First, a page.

Numbers suggest it is time to return to a normal life

We're now into the 38th week since President Cyril Ramaphosa put the country into lockdown to try to reduce the spread of the coronavirus and thereby contain the Covid-19 disease the virus causes. As with most of the rest of the world, South Africa was seized with panic when it saw the images of overflowing hospital wards in places like Italy, Spain and the UK, with people lying on the floor, gasping for breath. That panic heightened when the epidemiological number crunchers began making dire predictions of the number of people who might become infected and who might die. In...
We're now into the 38th week since President Cyril Ramaphosa put the country into lockdown to try to reduce the spread of the coronavirus and thereby contain the Covid-19 disease the virus causes.

As with most of the rest of the world, South Africa was seized with panic when it saw the images of overflowing hospital wards in places like Italy, Spain and the UK, with people lying on the floor, gasping for breath.

That panic heightened when the epidemiological number crunchers began making dire predictions of the number of people who might become infected and who might die.

In the case of South Africa, the initial wild prediction was that as many as 375,000 people could die.

Those numbers of dying people and, therefore, a much larger number of people severely affected by Covid-19 would obviously have collapsed our health services, both government and private.

So, it seemed some sort of effort to combat the spread of the virus – to buy the medical sector time to prepare – was unavoidable.

Many of the decisions made early on in the pandemic were based on limited information about the virus and how it spreads, how many it infects and how it presents clinically; while the treatment regimes have evolved dramatically over the past nine months.

What is clear now, as South Africa approaches an easing of lockdown restrictions, is that many of the doom-laden predictions in the beginning were way off the mark.

An alarmist projection of deaths by Imperial College London – which drove many of the reactions globally – was found to have been based on almost laughable bad assumptions and bad applications of technical code.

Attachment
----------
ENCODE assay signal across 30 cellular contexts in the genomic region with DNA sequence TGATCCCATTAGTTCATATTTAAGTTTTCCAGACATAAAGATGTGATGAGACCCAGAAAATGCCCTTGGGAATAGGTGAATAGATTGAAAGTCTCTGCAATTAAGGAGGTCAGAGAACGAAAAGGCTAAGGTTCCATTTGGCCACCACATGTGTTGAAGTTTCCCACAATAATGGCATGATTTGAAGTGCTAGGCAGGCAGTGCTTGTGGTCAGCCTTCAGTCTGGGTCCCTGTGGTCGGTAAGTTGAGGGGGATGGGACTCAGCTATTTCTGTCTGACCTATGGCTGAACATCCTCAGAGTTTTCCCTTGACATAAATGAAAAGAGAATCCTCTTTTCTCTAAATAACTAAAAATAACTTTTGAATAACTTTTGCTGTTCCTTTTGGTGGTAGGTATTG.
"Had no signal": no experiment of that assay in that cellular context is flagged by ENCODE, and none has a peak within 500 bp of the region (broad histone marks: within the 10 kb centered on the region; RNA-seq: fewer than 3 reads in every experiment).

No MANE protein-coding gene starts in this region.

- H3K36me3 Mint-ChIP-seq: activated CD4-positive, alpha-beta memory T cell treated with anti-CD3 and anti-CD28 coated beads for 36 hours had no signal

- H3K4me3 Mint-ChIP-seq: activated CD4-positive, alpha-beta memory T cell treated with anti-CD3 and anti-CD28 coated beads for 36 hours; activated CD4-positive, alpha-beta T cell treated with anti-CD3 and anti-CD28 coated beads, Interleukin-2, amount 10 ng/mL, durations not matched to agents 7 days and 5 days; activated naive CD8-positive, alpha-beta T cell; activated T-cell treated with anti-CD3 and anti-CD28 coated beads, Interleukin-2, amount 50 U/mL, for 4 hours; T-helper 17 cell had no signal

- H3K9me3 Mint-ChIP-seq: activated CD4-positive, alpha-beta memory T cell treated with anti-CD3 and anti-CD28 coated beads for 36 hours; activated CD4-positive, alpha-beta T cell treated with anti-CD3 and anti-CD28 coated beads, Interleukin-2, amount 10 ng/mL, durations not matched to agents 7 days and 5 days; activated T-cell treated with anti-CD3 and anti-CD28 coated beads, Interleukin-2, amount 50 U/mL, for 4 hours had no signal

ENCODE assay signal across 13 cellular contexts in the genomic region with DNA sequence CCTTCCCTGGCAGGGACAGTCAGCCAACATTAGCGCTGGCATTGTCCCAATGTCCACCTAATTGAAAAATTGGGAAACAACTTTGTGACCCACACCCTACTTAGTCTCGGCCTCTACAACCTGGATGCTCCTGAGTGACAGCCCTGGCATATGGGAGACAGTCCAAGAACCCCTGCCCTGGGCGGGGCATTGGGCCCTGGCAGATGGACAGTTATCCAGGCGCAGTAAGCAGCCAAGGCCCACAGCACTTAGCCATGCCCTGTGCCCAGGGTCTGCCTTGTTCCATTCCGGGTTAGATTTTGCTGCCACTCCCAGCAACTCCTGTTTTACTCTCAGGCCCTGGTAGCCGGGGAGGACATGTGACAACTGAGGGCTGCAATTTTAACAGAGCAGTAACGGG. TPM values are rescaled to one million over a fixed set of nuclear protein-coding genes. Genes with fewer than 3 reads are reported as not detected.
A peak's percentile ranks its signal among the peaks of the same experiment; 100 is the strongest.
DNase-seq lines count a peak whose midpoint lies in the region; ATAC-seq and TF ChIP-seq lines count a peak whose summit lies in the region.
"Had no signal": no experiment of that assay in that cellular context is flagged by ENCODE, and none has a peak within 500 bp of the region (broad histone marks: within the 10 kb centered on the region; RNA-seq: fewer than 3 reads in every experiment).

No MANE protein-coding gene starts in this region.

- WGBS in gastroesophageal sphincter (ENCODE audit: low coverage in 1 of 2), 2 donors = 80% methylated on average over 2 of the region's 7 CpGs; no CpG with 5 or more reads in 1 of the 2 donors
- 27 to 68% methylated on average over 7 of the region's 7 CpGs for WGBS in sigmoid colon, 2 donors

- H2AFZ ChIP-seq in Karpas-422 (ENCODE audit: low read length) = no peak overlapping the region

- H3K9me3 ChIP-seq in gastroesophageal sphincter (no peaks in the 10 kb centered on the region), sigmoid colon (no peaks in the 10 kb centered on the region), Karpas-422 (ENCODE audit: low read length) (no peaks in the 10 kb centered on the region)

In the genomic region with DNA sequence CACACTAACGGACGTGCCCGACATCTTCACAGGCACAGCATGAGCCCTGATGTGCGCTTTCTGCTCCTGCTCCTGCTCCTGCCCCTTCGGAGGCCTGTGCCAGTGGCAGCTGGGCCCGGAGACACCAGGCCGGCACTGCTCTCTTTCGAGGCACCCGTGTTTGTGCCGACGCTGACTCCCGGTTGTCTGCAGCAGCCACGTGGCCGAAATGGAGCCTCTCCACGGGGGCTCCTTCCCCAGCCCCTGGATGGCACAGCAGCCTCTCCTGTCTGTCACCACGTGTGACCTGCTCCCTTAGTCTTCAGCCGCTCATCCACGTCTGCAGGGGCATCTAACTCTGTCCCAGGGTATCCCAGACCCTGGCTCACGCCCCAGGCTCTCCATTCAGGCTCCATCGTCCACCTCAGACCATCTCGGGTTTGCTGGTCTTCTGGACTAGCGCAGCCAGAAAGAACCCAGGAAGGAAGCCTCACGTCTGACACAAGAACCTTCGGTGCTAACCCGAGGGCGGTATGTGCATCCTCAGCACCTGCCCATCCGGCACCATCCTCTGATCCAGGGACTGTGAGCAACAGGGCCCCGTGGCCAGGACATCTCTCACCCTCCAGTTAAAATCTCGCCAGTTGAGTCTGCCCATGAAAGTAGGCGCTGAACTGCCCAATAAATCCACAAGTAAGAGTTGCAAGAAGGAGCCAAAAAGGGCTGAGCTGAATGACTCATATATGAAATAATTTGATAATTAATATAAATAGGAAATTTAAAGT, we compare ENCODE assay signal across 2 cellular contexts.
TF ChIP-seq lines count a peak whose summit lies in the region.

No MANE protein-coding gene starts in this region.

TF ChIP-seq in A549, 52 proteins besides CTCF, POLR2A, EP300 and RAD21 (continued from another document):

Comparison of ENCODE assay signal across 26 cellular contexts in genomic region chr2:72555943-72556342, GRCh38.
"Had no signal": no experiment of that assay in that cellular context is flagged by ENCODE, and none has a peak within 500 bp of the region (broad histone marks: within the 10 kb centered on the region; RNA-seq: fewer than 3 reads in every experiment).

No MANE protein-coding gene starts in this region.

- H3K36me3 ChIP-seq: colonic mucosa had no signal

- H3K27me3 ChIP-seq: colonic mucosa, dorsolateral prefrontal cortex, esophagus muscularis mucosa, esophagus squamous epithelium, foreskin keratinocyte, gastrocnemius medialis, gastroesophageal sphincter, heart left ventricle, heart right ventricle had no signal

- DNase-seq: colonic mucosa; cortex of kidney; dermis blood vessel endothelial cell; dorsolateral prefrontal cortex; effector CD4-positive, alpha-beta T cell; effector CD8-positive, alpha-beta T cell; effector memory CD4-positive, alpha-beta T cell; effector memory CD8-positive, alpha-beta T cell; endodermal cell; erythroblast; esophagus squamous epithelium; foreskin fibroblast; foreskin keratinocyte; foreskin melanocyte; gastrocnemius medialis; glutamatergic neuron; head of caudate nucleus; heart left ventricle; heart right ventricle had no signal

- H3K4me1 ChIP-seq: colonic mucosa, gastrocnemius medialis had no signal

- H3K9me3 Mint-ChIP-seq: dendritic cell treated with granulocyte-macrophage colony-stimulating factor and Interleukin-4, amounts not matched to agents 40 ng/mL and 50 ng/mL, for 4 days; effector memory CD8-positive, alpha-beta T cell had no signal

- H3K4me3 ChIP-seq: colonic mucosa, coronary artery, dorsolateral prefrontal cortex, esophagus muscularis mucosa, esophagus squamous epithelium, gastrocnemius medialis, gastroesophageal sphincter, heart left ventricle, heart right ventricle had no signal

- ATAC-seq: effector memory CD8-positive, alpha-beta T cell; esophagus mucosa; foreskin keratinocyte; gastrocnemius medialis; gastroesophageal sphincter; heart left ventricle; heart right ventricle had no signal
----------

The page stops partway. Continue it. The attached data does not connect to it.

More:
In South Africa, experts advising the government have toned down their projections markedly, too.

The global Covid-19 projections website, which uses artificial intelligence and machine learning to derive its predictions, says, though, that the death toll in South Africa could reach just under 19,000 by the beginning of November.

It is already at more than 15 000. That is a figure which is significant – and made even more so by experts saying there has probably been a marked under-counting of Covid deaths.

The core debate over Covid-19 was whether the lockdowns were justified at all. Now that the predictions don't seem as bad, that argument seems to carry some weight.

However, experts at Discovery Health said this week that as many as 16,000 lives had been saved because of the restrictions.

That, surely, means all of the other suffering – economic and psychological – that the country went through was worth it.

Lockdown opponents argue, however, that the loss of jobs and an increase in poverty which are direct results of the restrictions – along with the fact that normal medical services have been disrupted for months – means that more people will die from the effects of the lockdown than from the virus itself.

There is no way to know that exactly – whereas, imperfect though they may be, the figures for Covid deaths have some solid basis.

We believe there was no alternative to a lockdown at the beginning – but, given the evolution of events, it does seem that it has outlived its usefulness.

It is well beyond time that we loosen the restrictions and use the opportunity to rebuild our economy and try and get back to as normal a life as possible.

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